Syngonium podophyllum Schott

Ortiz, Orlando Oriel, de Stapf, María Sánchez, Baldini, Riccardo Maria & Croat, Thomas Bernard, 2019, Synopsis of aroids (Alismatales, Araceae) from Cerro Pirre (Darién Province, Panama), Check List 15 (4), pp. 651-689: 686

publication ID 10.15560/15.4.651

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scientific name

Syngonium podophyllum Schott


Syngonium podophyllum Schott   ( Fig. 6D)

Material examined. Parque Nacional Cerro Pirre, vicin- ity of station along Río Perisenico; 08°01′N, 077°44′W; 110 m; 26 Jul. 1994; T. B. Croat 77113 ( MO). Vicinity Cerro Pirre, 17 km S of El Real, along trail from base camp, along Río Perisenico; 08°01′N, 077°44′W; 100 m; 28 Jul. 1994; T. B. Croat 77182 ( MO), Parque Nacional Darién, Cerro Pirre, Rancho Frío; 08°01′16″N, 077°44′04″W; 103 m; 13 Apr. 2016; O. O. Ortiz 2540 ( PMA). Ibid., orillas del río Perresenico; 08°01′15″N, 077°43′58″W; 260 m; 1 Dec. 2016; O. O. Ortiz 2696 ( PMA).

Identification. Syngonium podophyllum   represents a species with high morphological diversity ( Croat 1981). This species is characterized by its nomadic vine life form, milky sap, elongated and slender internodes (on Cerro Pirre), trifoliolated to five-foliolated compound leaves, lateral leaflets with the auricles truncated to sagittate or hastate lobed; inflorescences up to eight per node, spathes with greenish tubes and whitish blades, spadices creamybrown in the female portion, creamy-white in the sterile portion, whitish in the male portion and brownish syncarps. On Cerro Pirre, this species can be confused with Syngonium sp. 1   , which differs fundamentally in having the unsheathed portion of the petiole larger than petiole sheaths and the lateral segments of the lamina auriculate, obovate, oblong to elliptically lobed at base.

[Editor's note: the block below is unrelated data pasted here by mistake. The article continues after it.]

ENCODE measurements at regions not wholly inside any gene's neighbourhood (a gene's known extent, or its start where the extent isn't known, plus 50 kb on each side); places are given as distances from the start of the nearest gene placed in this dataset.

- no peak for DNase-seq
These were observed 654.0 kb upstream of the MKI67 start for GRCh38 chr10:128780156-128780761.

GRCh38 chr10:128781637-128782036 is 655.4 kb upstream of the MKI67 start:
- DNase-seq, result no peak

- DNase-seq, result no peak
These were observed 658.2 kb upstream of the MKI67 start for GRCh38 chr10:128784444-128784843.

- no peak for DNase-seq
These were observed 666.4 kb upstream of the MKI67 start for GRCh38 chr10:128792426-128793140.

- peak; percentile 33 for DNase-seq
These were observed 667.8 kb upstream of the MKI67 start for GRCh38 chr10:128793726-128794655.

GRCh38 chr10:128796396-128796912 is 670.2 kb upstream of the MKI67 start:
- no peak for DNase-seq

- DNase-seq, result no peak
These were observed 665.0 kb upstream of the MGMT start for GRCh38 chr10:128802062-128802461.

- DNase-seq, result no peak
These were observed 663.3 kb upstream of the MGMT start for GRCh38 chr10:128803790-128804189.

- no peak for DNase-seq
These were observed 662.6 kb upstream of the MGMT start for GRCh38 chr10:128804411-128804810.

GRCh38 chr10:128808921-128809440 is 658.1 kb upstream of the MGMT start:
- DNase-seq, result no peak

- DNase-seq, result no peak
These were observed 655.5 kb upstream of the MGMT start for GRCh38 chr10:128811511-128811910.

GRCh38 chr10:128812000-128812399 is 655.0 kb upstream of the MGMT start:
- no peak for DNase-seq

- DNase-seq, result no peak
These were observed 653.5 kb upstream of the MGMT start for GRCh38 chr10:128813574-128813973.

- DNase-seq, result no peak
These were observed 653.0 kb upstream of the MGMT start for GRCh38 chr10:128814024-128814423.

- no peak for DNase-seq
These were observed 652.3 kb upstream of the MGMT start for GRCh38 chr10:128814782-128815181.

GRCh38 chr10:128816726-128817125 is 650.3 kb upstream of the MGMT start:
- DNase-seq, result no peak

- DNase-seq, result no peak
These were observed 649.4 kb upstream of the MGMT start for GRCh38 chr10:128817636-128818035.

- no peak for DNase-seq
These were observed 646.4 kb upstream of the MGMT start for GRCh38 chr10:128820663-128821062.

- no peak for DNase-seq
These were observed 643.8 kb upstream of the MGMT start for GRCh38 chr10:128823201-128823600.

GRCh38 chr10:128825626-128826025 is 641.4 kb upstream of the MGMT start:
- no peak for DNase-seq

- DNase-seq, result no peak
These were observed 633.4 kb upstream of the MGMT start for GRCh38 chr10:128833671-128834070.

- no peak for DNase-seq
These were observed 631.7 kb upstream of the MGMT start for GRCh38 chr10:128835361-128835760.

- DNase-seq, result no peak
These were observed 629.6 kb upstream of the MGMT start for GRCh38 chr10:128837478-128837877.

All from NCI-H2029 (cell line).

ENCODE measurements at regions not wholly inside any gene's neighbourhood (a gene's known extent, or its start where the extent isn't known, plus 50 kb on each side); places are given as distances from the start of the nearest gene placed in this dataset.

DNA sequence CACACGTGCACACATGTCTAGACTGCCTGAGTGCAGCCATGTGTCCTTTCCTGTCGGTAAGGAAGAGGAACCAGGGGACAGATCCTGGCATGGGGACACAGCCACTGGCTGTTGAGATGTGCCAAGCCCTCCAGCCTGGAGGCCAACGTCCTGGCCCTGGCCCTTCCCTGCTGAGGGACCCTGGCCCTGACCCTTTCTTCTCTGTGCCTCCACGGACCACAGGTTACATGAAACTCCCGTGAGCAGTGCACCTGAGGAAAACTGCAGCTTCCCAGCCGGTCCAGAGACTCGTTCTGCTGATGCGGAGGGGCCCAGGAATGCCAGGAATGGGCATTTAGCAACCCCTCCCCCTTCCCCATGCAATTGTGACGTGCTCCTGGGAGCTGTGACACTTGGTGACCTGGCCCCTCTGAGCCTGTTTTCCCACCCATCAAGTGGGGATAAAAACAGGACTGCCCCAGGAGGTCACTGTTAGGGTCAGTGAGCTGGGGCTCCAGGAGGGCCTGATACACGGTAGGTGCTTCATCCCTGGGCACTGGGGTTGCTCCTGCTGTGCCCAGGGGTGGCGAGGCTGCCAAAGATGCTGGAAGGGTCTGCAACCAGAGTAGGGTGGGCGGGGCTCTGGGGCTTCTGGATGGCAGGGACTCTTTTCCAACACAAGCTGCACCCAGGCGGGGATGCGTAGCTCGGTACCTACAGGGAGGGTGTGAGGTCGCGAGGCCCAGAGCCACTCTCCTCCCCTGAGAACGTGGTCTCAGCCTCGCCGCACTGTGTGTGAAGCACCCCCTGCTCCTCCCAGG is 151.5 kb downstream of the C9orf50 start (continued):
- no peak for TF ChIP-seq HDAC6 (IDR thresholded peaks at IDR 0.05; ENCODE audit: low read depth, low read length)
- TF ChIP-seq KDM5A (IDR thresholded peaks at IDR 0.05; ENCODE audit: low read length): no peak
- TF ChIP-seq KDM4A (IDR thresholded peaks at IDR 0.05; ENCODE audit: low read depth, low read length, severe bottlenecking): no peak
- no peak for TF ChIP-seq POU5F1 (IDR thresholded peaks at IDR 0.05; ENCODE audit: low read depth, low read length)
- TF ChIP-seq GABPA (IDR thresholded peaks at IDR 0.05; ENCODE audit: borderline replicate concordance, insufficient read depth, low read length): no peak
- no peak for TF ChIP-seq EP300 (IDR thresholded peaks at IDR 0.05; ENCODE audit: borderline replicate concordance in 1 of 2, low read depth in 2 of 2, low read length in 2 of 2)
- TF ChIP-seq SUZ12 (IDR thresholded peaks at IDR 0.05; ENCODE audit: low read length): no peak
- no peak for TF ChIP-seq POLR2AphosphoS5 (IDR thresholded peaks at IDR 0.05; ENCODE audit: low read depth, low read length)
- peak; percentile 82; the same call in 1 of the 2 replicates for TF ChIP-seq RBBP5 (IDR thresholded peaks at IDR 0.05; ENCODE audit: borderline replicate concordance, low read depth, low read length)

Distribution and ecology. Greater Antilles, Bahamas, Belize, Bolivia, Brazil, Colombia, Costa Rica, Cuba, Ecuador, El Salvador, Guatemala, Guyana, French Guiana, Haiti, Honduras, Mexico, Nicaragua, Panama, Peru, Suriname, Trinidad and Tobago, USA, and Venezuela. This species of wide distribution ocurrs in semideciduous and evergreen forests of Cerro Pirre, at 90– 800 m. It is very common in open areas, along trails, and near the banks of rivers and streams.


Tavera, Department of Geology and Geophysics


Botanischer Garten und Botanisches Museum Berlin-Dahlem, Zentraleinrichtung der Freien Universitaet


Missouri Botanical Garden


Department of Botany, Swedish Museum of Natural History


Botanical Museum - University of Oslo


Provincial Museum of Alberta